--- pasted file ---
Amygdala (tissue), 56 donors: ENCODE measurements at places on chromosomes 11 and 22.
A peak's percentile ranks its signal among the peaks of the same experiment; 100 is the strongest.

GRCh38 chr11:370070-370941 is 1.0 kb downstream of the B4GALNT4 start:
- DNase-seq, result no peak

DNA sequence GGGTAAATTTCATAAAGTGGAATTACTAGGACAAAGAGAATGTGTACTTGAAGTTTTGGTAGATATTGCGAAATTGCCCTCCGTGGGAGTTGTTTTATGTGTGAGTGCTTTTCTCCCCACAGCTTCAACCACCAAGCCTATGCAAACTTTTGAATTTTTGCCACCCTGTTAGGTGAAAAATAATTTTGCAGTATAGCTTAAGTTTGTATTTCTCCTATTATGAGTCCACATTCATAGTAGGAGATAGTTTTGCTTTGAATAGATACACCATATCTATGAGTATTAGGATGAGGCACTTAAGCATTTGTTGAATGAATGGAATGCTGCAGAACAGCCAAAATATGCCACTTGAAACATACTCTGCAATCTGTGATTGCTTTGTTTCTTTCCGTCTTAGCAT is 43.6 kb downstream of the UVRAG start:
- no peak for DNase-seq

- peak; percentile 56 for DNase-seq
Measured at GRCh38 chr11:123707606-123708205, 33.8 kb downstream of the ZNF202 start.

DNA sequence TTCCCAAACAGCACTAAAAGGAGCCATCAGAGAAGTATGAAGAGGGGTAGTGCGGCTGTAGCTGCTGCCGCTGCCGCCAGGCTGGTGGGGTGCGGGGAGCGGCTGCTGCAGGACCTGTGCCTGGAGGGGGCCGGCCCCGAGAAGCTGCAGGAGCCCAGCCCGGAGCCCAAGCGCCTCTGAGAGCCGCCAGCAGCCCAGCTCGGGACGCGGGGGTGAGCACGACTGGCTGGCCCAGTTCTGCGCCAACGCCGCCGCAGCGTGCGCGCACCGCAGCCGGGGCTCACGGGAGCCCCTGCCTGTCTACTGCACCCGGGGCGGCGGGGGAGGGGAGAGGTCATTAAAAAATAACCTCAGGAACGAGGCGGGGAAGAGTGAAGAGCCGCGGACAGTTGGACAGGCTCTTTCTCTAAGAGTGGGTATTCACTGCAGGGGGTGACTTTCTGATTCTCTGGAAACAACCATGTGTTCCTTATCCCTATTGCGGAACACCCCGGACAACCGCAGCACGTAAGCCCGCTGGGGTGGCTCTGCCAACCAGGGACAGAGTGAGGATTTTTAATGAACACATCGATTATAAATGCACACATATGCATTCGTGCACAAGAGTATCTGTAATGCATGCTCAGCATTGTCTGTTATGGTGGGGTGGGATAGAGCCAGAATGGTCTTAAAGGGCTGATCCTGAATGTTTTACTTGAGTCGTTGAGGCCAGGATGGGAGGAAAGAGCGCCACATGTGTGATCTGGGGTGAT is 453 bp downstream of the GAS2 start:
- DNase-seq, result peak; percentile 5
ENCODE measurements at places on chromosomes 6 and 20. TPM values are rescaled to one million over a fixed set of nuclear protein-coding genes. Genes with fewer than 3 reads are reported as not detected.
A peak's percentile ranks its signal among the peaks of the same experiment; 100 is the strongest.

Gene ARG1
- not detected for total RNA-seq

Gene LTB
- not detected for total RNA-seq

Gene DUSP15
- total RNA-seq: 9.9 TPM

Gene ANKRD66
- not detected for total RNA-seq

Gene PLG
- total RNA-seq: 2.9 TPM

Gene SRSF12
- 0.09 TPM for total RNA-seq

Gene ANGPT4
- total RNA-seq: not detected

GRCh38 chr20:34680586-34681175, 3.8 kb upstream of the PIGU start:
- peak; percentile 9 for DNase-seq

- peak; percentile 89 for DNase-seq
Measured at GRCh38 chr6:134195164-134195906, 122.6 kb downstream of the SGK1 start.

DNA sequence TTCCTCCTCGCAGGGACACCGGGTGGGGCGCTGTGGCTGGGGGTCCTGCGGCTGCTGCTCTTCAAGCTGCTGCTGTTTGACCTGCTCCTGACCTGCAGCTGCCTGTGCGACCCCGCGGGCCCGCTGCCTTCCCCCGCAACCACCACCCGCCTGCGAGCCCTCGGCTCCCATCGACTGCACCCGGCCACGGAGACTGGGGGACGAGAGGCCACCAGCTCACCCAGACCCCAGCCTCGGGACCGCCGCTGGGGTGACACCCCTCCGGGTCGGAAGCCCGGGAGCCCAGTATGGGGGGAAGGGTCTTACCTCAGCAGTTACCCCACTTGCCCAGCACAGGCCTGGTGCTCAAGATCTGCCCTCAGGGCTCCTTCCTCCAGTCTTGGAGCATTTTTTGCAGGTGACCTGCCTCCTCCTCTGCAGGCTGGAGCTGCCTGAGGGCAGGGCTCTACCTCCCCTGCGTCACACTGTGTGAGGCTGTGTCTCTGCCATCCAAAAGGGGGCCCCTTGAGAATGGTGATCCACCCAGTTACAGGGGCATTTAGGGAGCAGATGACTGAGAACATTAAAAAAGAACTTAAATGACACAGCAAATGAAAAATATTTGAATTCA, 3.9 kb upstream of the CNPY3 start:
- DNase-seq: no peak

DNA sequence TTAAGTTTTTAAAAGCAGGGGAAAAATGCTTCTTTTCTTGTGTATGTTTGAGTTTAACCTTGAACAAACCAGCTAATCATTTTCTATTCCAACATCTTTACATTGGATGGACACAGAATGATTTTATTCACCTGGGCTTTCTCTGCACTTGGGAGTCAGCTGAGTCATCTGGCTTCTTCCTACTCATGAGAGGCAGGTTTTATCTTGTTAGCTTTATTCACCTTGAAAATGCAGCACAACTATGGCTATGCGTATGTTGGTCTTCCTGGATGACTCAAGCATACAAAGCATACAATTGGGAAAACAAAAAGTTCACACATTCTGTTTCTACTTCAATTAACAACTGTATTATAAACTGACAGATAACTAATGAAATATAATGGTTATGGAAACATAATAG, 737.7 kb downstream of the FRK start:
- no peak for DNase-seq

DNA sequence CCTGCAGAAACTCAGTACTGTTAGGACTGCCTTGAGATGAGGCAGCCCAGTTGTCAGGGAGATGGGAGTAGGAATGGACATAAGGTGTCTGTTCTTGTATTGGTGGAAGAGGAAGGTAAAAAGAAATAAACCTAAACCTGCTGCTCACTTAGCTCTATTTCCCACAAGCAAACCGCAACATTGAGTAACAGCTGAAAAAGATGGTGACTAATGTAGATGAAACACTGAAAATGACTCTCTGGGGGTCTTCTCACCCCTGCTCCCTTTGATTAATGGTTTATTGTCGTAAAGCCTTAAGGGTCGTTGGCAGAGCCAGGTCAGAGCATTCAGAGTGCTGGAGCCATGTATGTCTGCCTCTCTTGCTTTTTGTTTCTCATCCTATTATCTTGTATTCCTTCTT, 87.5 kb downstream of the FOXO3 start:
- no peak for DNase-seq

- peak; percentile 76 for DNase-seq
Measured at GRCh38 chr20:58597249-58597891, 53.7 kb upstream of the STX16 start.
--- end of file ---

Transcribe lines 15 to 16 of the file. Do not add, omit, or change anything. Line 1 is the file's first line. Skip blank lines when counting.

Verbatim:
Gene LTB
- not detected for total RNA-seq